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What flexible working really means

This coming Friday will be Flexible Working Awareness day as we reported elsewhere in the news. A lot of the focus will inevitably be on technology but that’s only part of the picture. Flexible working is as much a training and management issue as anything, and it will change the way businesses are thought of in future.

Communications technology

It’s worth covering off the technology side first. The main technological component of keeping people productive when they are working remotely is communication, and this is where many flexible working schemes go wrong. This isn’t because of the company’s equipment but because the last stage of communication is based on the employee’s Internet link, which is likely to be a consumer rather than business grade connection.

This will be suitable for a lot of applications but if it goes wrong there isn’t the same service guarantee as is available in a business account.

Happily the quality of communications technology is now very high indeed. Quality headsets and high definition webcams are relatively inexpensive (the ones that come with the computer or laptop are rarely the best), and given an implementation from vendors such as Polycom and others it’s relatively simple to have a communications system that’s unified so that Instant Messages can escalate to a call and then to a video call across a number of different devices without too much trouble.

Bring Your Own Device (BYOD)

More serious is the issue of Bring Your Own Device (BYOD), initially hailed as a great way for businesses and public sector entities to save a lot of money but in practice it can turn out to be the reverse. The principle is simple enough as any IT professional will confirm. The employee brings (or if they’re working remotely keeps with them) their own device, whether it’s a phone or tablet. They install whichever corporate apps are needed and continue to be productive. The organisation saves money on capital purchases and also on training, as remarkably few people need training to use their own phone.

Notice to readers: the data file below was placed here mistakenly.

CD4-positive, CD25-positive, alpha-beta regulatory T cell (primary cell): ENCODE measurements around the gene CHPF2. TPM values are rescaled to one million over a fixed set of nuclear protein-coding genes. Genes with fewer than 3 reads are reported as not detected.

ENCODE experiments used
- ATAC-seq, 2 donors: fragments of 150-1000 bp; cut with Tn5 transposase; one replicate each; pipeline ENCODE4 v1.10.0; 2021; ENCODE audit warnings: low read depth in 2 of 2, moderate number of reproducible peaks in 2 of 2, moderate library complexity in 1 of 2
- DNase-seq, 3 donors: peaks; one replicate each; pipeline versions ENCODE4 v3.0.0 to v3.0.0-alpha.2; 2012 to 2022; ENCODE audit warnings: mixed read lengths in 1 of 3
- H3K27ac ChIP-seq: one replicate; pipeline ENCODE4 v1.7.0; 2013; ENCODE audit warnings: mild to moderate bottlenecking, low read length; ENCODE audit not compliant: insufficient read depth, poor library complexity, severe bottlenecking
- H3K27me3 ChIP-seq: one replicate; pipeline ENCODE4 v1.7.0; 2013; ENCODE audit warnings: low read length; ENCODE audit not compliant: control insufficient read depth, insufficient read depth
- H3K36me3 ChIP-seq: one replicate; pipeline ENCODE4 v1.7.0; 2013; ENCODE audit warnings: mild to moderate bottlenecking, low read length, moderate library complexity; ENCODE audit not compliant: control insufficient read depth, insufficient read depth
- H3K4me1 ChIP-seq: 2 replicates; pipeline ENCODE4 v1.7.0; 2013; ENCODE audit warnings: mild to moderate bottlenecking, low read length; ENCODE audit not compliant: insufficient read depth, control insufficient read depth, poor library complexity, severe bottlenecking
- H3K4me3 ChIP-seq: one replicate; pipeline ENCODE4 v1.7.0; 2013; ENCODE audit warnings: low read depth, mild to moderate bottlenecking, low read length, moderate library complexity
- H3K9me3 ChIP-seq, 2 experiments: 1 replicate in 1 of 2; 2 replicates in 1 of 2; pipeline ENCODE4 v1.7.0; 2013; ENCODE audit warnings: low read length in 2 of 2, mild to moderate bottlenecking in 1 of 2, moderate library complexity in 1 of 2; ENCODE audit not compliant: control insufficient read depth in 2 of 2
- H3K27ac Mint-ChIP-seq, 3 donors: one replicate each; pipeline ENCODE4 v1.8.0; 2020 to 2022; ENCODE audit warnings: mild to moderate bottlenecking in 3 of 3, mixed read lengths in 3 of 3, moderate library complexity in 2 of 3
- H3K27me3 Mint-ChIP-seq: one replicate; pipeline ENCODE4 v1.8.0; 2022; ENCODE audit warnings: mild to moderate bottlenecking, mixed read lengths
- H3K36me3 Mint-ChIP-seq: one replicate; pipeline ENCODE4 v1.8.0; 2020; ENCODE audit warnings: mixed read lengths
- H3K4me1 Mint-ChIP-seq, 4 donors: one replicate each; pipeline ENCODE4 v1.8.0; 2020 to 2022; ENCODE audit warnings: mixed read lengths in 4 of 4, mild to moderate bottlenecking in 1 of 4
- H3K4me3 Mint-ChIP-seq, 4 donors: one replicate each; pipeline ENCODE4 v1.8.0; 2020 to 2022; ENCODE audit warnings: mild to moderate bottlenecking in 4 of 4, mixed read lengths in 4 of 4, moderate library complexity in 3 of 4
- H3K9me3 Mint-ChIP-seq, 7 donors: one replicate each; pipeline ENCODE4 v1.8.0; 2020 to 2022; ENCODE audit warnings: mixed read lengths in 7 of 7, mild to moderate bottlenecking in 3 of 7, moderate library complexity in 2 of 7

For the CIO there are other issues to consider around both technology and logistics. In technology terms it’s reasonably certain that, say, Apple will still be producing iPads to a standard and Google will continue to produce Android technology for the foreseeable future. Whether some third party will adapt Android in such a way that it impedes the use of some apps is another thing; Amazon, for example, sells its Fire devices which work on versions of Google’s operating system, and Sony Ericsson phones also use adapted versions of it.

So the first consideration is that the technologist has to be prepared to support and adapt for any device or piece of software the popular manufacturers might release. The second is what happens to a device that doesn’t belong to the company. Is it exposed to non-employees? Do the kids use it for their homework? A full risk assessment is needed, as is an agreement as to who owns the responsibility for insuring the device(s) and it’s worth investigating any premises to be used regularly.